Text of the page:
Two upwardly mobile Iranian students are hours away from departing their Tehran apartment for a new life in the titular Australian city when, asked to briefly care for a sleeping infant, their destinies take a harrowing turn. Debutant writer/director Nima Javidi’s complex, harrowing morality tale, one of the most anticipated films at the 2015 Melbourne International Film Festival (MIFF), plays out as both a tragic drama and riveting psychological thriller in its dissection of two lives altered in an instant. Despite a fine grasp of English, Javidi spoke to SCREEN-SPACE via a translator ("I want to concentrate on the answers, I don’t want to worry about my translation.”), only hours before being awarded the Best Screenplay honour at the 2014 Asia Pacific Screen Awards (APSA) last November…

“It took me about 11 months to write the script,” says the 35 year-old filmmaker (pictured, above), eager to chat despite feeling the effects of jetlag, having only arrived in Brisbane for the APSA ceremony the morning of the interview.  “But before I even sat down to write, I spent a great deal of time on the structure of the story and how to create my characters. There any many layers to this film, both narratively and in the lead characters.” He cites a personal experience as the inspiration for the premise; six years ago, while staying at a mountain retreat with friends, he was left alone with a newborn and found himself gripped with anxiety while the child slept motionless.

As Amir and Sara, the couple whose lives are irrevocably altered by both fateful circumstance and desperate rationalization, Javidi sought two of Iranian’s most talented and bankable stars, Peyman Moaadi (About Elly, 2009; A Separation, 2011; Camp X-Ray, 2014) and Negar Javaherian (Tala va mes, 2011; Howze Naghashi, 2013; Tales, 2014). Each bought nuance and detail to the protagonist roles, working with the first-time feature director to flesh out the dark but very human dramatics of the story. “The characters undergo experiences that are universal – fear, doubt and the responsibility of being an adult,” notes Javidi.

Leading man Moaadi’s experience working with Iranian filmmaking great Asghar Farhadi on the international hit A Separation was particularly useful; critics have noted the similarities between Farhadi’s everyman protagonists and Javidi’s single-setting character study. Says Javidi of his actor, “He liked the script from the early stages and collaborated with me from very early on. (He was) especially aware of how best he could help a first time filmmaker. He is particularly strong when you need a very realistic presence in your film; he brings a grounded, very human quality to his characters.”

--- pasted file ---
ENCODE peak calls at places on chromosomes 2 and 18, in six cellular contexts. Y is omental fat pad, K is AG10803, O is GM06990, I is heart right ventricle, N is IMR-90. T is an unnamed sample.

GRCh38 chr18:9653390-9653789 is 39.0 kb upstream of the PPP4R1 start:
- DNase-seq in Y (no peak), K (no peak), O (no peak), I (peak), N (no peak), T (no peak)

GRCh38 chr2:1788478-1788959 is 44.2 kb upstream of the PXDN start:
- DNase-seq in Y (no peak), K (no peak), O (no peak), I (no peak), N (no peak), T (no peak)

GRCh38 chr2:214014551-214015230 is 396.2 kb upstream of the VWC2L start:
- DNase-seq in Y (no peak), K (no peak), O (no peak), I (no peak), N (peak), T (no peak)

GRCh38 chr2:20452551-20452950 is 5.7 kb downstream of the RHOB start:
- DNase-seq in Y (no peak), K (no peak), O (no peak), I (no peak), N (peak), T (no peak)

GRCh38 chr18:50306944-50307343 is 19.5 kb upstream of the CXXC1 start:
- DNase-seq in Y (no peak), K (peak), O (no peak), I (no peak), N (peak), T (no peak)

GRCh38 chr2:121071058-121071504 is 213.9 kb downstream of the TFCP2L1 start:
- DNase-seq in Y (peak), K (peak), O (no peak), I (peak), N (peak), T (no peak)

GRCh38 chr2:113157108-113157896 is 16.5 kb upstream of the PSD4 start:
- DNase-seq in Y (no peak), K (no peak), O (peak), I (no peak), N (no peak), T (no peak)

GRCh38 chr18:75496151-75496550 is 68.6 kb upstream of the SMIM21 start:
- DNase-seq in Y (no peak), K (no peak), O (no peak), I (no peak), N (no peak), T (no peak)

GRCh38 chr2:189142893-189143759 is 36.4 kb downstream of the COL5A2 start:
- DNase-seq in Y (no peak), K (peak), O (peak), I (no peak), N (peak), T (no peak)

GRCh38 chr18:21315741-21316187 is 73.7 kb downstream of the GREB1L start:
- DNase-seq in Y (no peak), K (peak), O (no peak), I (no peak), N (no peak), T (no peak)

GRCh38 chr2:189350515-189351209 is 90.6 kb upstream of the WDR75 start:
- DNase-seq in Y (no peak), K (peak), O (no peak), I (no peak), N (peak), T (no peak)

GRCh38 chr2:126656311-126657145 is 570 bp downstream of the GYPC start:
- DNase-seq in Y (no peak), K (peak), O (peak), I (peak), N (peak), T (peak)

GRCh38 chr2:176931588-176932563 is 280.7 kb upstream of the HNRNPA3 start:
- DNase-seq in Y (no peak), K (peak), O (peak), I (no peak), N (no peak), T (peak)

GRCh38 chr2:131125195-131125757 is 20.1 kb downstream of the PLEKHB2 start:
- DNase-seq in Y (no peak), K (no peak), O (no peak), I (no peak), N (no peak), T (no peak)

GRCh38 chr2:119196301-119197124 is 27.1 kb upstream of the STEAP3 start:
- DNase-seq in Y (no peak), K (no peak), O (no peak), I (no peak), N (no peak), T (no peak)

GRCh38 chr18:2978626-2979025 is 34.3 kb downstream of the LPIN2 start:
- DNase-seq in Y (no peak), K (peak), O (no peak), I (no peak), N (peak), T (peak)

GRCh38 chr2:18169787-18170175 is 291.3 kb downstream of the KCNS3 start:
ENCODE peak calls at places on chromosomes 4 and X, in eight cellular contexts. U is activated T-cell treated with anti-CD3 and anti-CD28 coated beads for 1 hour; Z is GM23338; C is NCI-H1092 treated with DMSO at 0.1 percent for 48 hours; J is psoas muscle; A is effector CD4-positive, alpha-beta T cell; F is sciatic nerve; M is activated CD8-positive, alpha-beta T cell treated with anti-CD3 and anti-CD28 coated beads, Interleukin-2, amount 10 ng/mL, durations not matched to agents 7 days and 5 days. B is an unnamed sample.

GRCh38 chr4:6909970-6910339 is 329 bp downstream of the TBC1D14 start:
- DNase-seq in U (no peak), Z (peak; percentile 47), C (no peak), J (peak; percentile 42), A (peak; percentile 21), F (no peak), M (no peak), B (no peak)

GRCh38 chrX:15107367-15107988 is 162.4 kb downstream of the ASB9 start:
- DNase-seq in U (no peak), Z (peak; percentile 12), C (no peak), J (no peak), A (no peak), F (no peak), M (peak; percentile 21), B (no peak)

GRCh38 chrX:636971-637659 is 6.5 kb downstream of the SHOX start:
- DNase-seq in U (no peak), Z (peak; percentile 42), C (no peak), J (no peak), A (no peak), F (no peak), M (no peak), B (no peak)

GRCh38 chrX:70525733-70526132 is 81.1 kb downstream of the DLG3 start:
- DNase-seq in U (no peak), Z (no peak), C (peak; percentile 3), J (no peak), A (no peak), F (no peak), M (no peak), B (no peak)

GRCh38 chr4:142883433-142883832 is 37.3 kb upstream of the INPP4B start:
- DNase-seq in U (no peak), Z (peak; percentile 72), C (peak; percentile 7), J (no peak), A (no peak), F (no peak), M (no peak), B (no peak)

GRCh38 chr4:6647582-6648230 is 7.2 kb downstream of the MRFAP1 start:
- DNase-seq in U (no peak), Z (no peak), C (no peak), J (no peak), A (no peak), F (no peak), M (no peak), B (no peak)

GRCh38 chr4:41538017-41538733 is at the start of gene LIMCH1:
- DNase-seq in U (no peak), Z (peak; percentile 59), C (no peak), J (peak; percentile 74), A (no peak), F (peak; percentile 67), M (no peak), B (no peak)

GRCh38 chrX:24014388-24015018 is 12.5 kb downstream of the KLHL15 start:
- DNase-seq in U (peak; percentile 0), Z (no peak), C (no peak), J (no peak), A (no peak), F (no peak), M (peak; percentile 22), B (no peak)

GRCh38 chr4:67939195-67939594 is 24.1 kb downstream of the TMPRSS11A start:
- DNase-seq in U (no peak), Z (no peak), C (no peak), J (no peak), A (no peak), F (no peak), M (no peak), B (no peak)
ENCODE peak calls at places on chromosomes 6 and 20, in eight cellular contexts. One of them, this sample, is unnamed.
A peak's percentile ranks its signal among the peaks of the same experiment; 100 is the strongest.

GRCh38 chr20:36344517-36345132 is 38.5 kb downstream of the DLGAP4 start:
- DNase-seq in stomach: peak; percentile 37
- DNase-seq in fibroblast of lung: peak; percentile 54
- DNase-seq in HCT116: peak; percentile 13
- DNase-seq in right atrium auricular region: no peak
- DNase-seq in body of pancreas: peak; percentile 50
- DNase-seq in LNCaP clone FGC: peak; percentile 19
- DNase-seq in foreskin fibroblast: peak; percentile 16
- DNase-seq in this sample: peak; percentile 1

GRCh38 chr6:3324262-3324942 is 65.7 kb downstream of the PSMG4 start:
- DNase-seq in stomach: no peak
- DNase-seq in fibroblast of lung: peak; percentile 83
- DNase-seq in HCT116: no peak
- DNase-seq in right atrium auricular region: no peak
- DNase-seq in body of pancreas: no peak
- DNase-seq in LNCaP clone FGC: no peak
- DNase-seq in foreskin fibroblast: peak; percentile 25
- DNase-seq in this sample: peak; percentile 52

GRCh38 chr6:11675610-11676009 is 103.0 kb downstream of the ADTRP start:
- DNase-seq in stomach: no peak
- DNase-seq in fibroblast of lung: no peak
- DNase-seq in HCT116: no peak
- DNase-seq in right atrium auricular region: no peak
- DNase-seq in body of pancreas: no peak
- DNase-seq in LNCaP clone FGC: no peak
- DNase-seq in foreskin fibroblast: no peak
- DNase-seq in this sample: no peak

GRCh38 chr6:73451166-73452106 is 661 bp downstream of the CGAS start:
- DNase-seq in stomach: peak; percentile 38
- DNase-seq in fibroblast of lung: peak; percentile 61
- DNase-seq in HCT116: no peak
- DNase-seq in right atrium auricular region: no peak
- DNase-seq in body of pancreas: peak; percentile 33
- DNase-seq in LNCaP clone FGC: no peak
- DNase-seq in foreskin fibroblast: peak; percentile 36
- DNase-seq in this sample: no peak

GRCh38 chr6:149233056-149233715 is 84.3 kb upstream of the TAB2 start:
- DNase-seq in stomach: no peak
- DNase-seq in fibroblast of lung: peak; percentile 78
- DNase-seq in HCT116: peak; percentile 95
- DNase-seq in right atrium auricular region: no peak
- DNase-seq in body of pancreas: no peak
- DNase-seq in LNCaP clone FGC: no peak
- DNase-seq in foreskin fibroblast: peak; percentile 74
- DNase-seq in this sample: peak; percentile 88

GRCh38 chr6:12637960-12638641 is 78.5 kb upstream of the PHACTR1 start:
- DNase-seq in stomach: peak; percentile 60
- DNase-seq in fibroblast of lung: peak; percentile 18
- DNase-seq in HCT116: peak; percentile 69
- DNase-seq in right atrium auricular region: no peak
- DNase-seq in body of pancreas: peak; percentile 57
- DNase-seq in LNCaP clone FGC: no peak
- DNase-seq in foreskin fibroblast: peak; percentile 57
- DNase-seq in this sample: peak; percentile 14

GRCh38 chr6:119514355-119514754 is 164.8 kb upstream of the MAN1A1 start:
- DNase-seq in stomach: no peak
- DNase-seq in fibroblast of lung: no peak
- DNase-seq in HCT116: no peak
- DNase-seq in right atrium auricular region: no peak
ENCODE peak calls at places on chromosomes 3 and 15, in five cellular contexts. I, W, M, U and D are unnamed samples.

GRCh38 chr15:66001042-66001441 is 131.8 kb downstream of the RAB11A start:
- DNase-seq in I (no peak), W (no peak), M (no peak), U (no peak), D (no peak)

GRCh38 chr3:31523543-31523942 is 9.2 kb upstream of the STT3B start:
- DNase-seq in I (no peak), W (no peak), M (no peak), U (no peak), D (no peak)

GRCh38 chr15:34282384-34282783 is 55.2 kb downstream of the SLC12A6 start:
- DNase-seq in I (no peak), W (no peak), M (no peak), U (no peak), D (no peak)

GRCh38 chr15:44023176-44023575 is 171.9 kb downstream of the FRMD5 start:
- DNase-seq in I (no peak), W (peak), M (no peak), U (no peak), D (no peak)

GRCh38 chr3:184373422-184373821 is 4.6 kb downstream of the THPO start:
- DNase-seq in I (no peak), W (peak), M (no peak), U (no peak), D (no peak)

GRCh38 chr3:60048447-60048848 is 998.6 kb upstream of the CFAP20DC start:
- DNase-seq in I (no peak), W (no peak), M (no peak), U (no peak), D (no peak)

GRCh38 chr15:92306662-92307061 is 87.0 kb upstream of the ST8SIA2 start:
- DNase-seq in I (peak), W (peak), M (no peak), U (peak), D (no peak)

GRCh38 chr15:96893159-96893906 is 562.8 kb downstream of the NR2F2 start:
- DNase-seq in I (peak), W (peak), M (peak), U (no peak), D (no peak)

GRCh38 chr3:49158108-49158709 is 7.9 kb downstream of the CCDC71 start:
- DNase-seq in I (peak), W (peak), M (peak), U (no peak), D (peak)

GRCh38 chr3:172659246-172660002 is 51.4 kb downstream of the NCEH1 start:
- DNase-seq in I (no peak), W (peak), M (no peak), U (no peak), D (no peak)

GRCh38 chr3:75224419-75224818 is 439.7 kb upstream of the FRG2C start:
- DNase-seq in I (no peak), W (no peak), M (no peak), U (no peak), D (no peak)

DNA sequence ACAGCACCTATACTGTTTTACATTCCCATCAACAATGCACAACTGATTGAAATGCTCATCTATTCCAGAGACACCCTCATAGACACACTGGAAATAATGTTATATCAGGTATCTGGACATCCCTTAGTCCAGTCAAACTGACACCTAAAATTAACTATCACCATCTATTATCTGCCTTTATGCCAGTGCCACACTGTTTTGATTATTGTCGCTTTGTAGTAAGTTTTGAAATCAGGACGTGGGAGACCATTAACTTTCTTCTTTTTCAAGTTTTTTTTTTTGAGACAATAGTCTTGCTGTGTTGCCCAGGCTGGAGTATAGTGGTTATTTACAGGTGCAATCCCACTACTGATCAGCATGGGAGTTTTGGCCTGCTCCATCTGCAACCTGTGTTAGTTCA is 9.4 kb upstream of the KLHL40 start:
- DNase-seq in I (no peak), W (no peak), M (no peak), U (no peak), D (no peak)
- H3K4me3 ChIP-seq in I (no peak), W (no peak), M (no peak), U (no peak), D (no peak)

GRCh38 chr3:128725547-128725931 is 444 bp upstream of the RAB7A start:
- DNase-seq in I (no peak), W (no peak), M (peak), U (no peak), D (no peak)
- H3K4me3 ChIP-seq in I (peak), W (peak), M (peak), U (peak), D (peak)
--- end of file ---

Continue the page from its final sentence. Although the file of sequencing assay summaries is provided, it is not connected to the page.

The presence of Moaadi and Javaherian was also a commercial coup, their profiles helping the film find a domestic and international prominence that a first-time director may not usually find forthcoming. “When you have a star name, the doors do swing a little more easily with regard to financing. But I never considered casting (them) as a means to get the film financed,” reassures the filmmaker. “I needed (actors) who could serve the characters and tell the story I wanted to tell.” On the back of universal acclaim (Variety praised the “gripping premise, craftily orchestrated”), Javidi has travelled with his film to Venice, where it opened the prestigious International Critics Week strand, as well as festival slots in Stockholm, Tokyo, Cairo, Lisbon and Zurich ahead of it’s MIFF showing. (Pictured, right; the director with his 2014 Best Screenplay APSA)

One key aspect in creating the intense drama is the rhythmic soundscape conjured by Javidi and his masterful sound designers, Vahid Maghadasi and Iraj Shahzadi. As the clock ticks towards the character’s departure time, ambient sounds begin to clip the actor’s dialogue and seep into the real world tension with shattering effect. “Most of those sounds – the mobile phone noise, the sound buzzer, the sirens – were written into the script, specifically complementing my intentions with the scenes,” says the director. “There was no music soundtrack in the film so it was crucial to use the detailed sound effects to convey the story in the best possible way.”

Finally, driven by the fiercely parochial Sydney-based mindset of the Screen-Space office, we had to ask Nima Javidi why he settled on the admittedly cosmopolitan but decidedly chilly climes of Melbourne as the dream destination for his young Iranians. The director laughed, finally explaining, “Two reasons. First, some surveys came out over the last ten years that nominated Melbourne as one of the best cities in the world, a title that I think it maybe earned a couple of years ago.* And then, I just like the way you guys pronounce it! The way you drop the ‘r’ and make it ‘Melbun’. That’s funny to me. Why waste all that ink!”

*"Melbourne named world's most livable city..." - ABC News, August 2014

Ticketing and venue information for all 2015 Melbourne International Film Festival sessions can be found at the official website here.

Read more about Melbourne in 'The SCREEN-SPACE Ten: Our Favourite Films of 2014'.